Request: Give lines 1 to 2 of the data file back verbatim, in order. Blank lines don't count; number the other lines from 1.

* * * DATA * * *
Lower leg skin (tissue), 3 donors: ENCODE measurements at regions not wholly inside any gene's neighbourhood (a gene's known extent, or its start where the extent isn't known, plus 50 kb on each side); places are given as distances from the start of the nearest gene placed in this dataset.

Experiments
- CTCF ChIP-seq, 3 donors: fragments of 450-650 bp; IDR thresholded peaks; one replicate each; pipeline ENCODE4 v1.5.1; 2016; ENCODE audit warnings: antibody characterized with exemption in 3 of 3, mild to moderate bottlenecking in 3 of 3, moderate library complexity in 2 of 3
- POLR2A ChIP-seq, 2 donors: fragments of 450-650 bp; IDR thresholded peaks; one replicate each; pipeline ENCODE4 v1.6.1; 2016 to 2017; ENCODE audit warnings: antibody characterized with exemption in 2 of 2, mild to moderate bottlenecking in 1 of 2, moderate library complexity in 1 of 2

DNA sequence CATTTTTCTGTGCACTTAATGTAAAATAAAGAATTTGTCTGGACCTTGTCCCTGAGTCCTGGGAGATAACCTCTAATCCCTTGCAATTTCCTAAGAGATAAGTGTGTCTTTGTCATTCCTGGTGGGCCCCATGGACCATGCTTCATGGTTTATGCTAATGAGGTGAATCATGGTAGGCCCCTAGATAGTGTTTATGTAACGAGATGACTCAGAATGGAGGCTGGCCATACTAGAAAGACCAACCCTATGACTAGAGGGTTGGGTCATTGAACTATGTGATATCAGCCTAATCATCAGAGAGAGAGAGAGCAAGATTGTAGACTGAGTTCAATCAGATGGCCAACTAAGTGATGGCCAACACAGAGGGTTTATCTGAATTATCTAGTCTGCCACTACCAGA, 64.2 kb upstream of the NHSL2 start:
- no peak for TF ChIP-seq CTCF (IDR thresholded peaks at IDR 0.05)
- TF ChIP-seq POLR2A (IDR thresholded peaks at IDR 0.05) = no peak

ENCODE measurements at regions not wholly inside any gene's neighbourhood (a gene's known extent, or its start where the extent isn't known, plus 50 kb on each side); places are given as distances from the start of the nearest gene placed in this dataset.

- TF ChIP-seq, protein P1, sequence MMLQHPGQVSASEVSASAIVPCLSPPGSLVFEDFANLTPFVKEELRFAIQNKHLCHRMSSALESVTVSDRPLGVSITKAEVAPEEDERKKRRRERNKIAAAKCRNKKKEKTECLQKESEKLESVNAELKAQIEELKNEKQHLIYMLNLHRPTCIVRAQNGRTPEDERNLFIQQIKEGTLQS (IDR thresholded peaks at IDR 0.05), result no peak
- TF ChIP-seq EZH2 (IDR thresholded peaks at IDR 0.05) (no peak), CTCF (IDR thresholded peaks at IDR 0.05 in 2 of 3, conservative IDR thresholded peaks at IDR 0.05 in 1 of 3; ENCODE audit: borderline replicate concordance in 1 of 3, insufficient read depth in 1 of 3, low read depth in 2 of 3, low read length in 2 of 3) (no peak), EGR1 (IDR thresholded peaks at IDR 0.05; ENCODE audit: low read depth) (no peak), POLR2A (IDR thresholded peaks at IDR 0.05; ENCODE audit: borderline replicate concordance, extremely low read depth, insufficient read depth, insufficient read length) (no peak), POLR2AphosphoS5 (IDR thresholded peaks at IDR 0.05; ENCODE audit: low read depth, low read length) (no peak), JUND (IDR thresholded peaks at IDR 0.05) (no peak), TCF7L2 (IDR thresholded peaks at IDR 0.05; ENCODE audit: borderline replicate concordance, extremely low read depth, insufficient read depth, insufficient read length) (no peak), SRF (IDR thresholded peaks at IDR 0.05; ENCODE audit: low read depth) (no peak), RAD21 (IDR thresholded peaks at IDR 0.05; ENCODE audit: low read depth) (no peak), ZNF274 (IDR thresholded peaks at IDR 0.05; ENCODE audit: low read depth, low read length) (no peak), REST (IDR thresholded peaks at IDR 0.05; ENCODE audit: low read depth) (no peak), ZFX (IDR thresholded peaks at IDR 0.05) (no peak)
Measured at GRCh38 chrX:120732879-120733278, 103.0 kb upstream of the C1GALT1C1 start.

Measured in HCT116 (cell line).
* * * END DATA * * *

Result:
Lower leg skin (tissue), 3 donors: ENCODE measurements at regions not wholly inside any gene's neighbourhood (a gene's known extent, or its start where the extent isn't known, plus 50 kb on each side); places are given as distances from the start of the nearest gene placed in this dataset.

Experiments